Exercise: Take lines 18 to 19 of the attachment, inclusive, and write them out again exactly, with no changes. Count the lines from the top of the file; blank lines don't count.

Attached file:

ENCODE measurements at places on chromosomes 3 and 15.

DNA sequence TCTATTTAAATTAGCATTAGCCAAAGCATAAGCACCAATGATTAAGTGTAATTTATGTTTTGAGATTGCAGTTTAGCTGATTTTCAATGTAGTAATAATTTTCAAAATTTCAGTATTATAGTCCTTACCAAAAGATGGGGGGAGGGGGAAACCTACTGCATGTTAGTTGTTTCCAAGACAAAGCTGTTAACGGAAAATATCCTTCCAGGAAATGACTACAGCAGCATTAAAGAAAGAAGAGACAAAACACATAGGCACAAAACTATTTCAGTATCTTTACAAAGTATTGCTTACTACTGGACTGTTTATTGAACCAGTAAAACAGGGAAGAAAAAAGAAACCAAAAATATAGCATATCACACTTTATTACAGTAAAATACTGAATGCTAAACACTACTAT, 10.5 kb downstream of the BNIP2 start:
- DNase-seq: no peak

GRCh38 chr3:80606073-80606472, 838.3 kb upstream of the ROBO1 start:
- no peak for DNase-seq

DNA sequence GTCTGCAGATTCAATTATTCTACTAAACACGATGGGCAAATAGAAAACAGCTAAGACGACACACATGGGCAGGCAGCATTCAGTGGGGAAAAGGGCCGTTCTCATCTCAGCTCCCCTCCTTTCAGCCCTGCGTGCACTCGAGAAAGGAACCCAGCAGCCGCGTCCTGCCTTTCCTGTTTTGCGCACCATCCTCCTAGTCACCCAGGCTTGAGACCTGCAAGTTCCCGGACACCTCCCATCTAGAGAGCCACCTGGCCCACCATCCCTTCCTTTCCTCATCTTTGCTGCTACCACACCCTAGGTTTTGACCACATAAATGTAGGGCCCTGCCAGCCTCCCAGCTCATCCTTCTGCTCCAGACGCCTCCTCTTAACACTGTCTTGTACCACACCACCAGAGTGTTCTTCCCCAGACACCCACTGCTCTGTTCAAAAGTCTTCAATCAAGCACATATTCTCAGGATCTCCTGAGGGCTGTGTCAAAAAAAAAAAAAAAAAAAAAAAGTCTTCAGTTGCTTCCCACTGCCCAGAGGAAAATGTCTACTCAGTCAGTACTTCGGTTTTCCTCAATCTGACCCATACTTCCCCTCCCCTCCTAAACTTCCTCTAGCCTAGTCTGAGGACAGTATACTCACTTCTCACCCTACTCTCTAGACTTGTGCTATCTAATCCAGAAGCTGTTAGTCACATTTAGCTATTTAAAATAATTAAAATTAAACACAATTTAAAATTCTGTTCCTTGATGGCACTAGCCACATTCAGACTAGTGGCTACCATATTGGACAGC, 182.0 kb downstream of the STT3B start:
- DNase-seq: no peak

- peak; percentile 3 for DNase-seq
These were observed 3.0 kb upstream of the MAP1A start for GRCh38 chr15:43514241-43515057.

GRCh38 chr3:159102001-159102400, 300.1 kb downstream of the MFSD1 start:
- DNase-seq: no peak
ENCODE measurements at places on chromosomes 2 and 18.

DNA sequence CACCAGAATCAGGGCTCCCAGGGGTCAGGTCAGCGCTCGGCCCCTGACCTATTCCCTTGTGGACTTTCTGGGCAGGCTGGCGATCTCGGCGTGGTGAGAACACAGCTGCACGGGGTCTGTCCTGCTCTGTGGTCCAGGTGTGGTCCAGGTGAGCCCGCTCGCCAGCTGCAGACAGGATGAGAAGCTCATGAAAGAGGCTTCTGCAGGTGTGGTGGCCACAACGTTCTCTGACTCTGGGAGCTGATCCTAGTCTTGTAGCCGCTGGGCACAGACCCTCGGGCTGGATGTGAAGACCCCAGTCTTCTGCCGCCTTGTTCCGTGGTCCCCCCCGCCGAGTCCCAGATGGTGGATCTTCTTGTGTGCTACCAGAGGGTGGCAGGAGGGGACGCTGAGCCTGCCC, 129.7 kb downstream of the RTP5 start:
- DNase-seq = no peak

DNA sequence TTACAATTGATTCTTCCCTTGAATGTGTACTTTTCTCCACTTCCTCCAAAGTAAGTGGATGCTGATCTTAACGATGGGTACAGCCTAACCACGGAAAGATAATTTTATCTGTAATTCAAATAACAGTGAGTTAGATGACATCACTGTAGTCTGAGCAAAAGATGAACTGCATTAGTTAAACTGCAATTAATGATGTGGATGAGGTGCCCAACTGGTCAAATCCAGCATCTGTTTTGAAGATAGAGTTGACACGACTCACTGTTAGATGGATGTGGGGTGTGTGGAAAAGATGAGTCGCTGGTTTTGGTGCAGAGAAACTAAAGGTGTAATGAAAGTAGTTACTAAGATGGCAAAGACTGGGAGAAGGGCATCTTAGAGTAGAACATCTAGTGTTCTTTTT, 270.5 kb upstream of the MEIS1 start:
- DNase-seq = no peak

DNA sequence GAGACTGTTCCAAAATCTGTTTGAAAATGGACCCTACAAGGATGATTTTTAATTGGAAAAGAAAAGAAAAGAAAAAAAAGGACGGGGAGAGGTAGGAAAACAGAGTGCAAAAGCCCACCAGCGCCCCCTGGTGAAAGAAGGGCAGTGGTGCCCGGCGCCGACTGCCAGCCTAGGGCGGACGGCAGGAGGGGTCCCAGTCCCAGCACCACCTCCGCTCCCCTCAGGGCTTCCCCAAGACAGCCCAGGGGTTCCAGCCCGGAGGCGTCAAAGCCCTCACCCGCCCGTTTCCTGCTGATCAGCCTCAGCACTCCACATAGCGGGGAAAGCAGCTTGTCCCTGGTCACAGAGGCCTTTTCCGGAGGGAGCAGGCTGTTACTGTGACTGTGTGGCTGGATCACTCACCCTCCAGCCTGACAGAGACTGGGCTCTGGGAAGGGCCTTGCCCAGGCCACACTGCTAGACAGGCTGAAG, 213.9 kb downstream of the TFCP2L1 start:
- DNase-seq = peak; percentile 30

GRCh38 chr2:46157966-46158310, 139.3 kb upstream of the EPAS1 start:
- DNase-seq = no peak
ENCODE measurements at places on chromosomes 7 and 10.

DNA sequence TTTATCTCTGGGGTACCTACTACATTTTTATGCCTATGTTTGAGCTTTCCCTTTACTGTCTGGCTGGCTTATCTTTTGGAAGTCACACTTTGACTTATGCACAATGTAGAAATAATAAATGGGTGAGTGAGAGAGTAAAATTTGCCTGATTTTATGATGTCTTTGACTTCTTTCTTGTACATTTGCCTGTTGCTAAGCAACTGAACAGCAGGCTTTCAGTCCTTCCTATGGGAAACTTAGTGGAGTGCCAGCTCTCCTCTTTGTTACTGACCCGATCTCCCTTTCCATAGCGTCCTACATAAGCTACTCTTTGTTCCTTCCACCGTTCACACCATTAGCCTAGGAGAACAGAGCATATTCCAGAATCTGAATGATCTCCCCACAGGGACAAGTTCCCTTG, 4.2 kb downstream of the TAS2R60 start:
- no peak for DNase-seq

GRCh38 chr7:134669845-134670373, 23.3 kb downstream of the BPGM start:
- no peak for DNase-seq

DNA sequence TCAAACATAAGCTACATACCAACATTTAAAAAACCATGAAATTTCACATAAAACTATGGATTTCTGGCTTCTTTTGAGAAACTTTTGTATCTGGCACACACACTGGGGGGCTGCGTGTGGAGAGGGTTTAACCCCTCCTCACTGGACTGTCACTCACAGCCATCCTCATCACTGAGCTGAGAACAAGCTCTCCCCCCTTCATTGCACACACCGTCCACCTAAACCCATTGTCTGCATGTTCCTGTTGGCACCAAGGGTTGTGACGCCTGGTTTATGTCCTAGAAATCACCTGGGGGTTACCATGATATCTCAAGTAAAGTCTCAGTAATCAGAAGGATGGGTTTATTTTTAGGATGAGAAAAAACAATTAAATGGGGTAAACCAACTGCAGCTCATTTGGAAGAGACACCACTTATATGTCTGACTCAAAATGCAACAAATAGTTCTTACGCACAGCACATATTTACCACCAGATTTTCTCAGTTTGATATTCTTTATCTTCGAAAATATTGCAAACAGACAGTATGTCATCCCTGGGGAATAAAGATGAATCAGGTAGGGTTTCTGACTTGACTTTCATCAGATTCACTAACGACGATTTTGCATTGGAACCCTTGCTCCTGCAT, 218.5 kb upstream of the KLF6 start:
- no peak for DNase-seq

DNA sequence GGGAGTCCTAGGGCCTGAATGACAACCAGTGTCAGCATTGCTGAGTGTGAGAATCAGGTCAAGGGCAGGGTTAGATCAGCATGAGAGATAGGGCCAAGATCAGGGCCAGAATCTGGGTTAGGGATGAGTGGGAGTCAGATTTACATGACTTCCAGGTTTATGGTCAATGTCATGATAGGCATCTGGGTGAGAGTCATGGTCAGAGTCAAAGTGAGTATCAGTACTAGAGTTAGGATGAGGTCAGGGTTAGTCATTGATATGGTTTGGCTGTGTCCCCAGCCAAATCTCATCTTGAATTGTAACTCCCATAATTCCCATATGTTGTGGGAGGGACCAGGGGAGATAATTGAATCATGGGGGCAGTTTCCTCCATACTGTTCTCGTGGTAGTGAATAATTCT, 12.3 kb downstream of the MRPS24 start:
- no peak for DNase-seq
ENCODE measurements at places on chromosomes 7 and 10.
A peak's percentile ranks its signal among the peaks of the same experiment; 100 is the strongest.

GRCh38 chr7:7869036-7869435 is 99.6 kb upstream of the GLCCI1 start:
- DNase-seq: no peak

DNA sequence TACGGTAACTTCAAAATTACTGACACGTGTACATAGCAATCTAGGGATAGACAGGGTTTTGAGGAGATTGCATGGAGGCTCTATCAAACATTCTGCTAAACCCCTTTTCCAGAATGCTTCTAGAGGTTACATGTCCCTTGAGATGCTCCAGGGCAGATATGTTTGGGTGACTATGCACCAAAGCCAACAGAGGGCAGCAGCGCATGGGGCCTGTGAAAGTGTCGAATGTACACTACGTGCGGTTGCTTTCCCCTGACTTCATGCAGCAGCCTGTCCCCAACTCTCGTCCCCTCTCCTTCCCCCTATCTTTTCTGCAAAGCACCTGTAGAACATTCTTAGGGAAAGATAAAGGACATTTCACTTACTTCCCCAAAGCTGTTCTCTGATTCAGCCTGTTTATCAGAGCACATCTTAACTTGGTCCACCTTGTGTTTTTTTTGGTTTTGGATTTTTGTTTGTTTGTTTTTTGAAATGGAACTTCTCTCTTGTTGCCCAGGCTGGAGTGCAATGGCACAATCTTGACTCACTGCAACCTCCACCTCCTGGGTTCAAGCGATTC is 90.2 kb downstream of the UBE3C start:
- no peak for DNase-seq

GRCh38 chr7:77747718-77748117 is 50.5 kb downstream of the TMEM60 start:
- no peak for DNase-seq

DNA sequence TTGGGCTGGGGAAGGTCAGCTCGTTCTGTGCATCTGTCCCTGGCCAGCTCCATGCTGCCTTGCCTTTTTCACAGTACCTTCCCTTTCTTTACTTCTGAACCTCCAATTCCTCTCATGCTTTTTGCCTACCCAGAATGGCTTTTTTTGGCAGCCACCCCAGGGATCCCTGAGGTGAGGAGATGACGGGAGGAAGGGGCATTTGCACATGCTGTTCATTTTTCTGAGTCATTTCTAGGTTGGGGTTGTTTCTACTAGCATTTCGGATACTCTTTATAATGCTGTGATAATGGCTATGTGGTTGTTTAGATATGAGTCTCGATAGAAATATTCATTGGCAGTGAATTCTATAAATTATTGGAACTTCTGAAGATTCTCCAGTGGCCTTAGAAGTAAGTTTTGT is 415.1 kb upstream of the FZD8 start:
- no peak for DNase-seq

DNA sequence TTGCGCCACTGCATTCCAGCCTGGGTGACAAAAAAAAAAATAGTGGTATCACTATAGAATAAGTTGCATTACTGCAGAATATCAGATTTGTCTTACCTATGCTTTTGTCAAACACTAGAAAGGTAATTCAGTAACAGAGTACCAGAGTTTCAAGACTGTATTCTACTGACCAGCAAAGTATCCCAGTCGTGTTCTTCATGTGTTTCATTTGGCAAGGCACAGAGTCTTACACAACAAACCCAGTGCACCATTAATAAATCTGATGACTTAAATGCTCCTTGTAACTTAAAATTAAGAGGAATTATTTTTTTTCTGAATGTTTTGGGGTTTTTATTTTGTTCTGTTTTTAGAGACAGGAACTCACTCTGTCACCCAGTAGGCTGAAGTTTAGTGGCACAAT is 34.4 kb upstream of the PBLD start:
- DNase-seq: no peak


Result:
- DNase-seq = peak; percentile 30

GRCh38 chr2:46157966-46158310, 139.3 kb upstream of the EPAS1 start: